U.S.S. Edward McDonnell FF 1043 (Frigate)
U.S.S. Edward McDonnell was a Garcia class frigate, originally designated a destroyer escort and re-designated as a frigate in 1975, during the general reclassification of naval destroyers and cruisers in 1975. The ship was built at the Avondale Shipyards in Louisiana, and commissioned into the navy in 1965.
Designed and built to counter the growing threat from Soviet nuclear submarines, McDonnell would spend a large amount of its service life in the North Atlantic, the Mediterranean and the Caribbean, monitoring Soviet naval activity and providing anti-submarine warfare training for the US and friendly navies.
In 1966 and 1967, McDonnell conducted ASW patrols in the North Atlantic, followed by similar duties in the Mediterranean. The growing capability of the Soviet navy, and the steadily improving stealth and performance of their submarines, proved to be a formidable threat to both US submarine and surface ship forces. During the 1970s McDonnell frequently patrolled the North Atlantic, often working together with a nuclear attack submarine, to counter this threat.
Operations in the Mediterranean were similar, countering the incursions into that sea from the Soviet Black Sea fleet.
The Caribbean operations were usually of a training nature, with McDonnell working with US and NATO ASW assets to hone their skills. Supported by US nuclear and conventional submarines performing the roles of their Soviet counterparts, McDonnell and other frigates worked to control the rising threat of the Soviet deep water navy throughout the decade of the 1970s.
In 1975 McDonnell was entering port in Hamburg, Germany when it was rammed by a freighter, causing significant damage, including an eight-foot hole in the ship’s hull.
As the 1970s were ending, new Soviet submarines arriving in their fleet had speed and stealth capabilities that exceeded those of McDonnell and its contemporaries. Although still capable of providing detection and tracking support, the newer Soviet submarines could frequently outrun the frigates, particularly in the North Atlantic, where frequent heavy seas would impede the surface ship but have little effect on the submarine. Due to the excessive cost of maintaining the ships and the newer destroyers and frigates built for the US fleet, McDonnell was functionally obsolete by the 1980s.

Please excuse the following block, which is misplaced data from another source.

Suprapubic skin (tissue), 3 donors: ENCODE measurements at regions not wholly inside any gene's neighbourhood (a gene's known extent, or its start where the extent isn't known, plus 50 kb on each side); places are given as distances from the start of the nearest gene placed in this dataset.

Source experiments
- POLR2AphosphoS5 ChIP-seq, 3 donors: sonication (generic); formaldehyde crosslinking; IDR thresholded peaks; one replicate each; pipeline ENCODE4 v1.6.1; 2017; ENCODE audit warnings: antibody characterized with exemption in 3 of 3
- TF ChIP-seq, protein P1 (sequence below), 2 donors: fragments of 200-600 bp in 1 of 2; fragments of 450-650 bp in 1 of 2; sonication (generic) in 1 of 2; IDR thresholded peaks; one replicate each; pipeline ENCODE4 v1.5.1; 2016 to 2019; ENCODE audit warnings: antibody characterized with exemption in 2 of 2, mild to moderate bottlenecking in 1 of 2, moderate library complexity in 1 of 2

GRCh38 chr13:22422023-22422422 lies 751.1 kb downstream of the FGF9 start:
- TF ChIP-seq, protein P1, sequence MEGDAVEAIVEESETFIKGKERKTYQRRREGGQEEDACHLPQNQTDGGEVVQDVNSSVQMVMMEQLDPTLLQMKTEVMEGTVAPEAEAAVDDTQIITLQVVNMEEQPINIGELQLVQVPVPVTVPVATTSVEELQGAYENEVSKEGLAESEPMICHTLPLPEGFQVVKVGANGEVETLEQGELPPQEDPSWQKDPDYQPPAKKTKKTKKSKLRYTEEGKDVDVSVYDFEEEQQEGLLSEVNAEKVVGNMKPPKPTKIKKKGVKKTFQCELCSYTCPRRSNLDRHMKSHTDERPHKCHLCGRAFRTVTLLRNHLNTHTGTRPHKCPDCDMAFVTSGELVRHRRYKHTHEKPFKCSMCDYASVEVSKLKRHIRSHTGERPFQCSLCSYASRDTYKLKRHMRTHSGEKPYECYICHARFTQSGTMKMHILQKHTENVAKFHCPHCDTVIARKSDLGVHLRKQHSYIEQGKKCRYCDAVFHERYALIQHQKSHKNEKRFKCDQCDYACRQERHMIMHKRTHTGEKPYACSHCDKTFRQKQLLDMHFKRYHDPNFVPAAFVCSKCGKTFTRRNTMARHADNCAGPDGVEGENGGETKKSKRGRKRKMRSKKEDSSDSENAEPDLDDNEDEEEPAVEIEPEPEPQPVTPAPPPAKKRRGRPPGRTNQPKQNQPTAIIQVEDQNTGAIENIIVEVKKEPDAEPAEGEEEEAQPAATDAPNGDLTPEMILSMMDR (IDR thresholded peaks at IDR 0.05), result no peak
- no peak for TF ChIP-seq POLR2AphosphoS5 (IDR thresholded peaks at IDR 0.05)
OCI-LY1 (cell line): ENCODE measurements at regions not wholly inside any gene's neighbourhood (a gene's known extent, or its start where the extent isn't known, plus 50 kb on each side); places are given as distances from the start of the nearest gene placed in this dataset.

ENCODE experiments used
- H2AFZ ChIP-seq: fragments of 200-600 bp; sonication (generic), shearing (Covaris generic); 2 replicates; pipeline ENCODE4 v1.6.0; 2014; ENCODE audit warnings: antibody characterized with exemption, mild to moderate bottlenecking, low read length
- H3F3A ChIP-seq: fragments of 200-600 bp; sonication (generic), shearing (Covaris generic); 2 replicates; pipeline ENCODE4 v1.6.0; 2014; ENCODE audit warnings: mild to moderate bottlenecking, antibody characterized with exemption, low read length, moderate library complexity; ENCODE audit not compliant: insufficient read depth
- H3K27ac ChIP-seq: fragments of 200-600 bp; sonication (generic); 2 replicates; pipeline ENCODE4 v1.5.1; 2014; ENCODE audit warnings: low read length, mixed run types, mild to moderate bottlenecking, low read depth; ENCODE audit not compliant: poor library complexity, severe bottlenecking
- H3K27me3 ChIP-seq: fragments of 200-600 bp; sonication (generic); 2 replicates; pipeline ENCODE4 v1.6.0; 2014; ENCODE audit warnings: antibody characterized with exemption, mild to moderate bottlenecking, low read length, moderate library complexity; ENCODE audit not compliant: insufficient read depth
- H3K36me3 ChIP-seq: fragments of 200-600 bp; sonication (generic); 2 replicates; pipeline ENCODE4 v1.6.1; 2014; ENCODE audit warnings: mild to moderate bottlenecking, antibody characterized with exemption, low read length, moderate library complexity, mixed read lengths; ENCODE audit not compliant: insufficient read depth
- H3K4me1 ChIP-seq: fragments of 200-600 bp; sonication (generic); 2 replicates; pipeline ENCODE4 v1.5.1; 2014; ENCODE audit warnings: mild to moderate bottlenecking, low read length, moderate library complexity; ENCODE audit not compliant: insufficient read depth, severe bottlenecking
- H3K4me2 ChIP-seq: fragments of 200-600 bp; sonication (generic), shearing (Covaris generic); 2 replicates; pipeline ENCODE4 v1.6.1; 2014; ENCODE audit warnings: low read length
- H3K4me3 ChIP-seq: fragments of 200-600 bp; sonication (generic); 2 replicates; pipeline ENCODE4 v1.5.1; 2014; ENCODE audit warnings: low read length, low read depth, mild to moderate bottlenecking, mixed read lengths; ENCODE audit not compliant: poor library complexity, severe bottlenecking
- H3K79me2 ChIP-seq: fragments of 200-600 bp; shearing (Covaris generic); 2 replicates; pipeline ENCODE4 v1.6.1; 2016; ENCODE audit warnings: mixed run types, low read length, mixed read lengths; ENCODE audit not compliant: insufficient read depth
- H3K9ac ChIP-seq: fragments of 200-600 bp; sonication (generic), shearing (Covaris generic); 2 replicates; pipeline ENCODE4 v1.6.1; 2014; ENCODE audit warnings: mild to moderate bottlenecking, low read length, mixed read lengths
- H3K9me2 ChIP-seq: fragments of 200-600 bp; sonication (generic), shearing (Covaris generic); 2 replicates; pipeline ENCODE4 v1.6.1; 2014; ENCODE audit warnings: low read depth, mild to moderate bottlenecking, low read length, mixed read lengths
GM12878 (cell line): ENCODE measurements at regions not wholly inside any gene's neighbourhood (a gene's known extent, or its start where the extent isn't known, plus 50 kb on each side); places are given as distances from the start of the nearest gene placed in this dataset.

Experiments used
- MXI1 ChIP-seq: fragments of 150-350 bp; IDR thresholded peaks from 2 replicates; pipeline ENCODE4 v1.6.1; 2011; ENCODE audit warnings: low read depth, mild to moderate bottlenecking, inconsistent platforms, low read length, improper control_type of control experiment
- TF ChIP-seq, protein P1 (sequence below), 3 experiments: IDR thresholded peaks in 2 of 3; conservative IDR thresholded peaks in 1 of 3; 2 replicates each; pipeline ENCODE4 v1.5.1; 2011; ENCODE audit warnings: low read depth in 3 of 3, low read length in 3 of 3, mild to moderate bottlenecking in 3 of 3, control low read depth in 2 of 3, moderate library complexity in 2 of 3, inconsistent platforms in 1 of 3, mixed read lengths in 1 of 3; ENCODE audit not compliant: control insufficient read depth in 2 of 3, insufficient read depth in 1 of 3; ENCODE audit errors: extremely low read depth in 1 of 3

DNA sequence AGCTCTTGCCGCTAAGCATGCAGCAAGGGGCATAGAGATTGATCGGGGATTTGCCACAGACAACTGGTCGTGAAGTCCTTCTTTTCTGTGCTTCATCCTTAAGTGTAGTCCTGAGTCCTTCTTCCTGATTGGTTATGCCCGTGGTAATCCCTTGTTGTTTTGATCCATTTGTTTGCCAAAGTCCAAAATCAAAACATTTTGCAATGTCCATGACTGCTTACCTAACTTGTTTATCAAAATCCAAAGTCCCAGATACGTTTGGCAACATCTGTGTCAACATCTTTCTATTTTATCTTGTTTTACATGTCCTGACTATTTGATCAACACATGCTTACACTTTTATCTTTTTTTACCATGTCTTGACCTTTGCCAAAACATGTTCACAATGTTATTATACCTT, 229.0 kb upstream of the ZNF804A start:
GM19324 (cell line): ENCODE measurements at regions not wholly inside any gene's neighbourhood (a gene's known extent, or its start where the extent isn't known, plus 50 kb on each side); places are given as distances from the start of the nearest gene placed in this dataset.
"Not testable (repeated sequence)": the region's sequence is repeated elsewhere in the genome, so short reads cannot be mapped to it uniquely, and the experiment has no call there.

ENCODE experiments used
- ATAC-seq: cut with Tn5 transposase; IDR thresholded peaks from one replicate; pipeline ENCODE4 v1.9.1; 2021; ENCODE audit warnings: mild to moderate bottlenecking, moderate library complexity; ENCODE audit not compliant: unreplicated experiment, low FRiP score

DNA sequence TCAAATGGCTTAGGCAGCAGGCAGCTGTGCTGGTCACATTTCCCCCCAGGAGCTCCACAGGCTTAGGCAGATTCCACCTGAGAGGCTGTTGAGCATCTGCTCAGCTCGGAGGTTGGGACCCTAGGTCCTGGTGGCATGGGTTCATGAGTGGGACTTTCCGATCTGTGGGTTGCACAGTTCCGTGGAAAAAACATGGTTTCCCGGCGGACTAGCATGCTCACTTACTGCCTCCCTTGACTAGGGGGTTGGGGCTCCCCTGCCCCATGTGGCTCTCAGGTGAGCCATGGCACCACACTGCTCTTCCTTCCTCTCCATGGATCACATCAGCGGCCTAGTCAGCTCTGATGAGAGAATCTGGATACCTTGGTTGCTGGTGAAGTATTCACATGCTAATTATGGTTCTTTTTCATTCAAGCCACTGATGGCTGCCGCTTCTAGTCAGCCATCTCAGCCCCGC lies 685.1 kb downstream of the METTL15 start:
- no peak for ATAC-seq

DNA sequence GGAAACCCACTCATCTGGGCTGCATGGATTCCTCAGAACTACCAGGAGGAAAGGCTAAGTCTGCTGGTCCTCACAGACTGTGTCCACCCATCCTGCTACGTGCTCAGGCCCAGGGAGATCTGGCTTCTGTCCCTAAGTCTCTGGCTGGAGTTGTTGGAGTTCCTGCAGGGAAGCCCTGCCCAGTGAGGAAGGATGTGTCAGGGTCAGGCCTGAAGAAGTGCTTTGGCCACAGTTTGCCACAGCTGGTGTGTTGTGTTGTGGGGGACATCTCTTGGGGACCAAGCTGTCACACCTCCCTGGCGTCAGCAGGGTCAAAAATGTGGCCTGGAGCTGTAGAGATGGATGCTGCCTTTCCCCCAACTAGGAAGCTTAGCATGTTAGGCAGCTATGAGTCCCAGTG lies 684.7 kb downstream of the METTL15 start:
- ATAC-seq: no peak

Decommissioned in 1988, McDonnell was held in Philadelphia awaiting disposal until 1995, when the ship was sold to be scrapped.
Asbestos Exposure on U.S.S. McDonnell
The use of asbestos in the construction of ships at US Navy shipyards and those of its many contractors was widespread in the 1960s, when Edward McDonnell was built by Avondale Shipyards. Prized for its excellent durability and its resistance to heat, asbestos was used in a number of materials, estimated at over three hundred at some shipyards. Asbestos was present in McDonnell’s boilers, used as a thermal lining to prevent excessive heat transfer from weakening the boiler and causing it to explode. Other uses included the linings for brakes and clutches, used in drive couplings and winches and capstans. Deck tiles, overhead tiles, fire protection coatings, fire dampers, valve packing, gaskets, seals, cements, epoxies and some paints all contained asbestos.
Its most prevalent use was as the insulating material for pipes and valve insulation jackets, which would be found throughout the ship. Pipes lagged with asbestos ran the length of the ship, through compartments in which berthing and eating facilities were located. If the paint covering the pipes was damaged or deteriorated, friable asbestos was exposed to the air, allowing its free distribution throughout the ship. The harsh conditions under which ships operate would ensure such deterioration, particularly in hard to reach nooks and crannies with which all ships abound, and in which such damage could remain undetected for extended periods.
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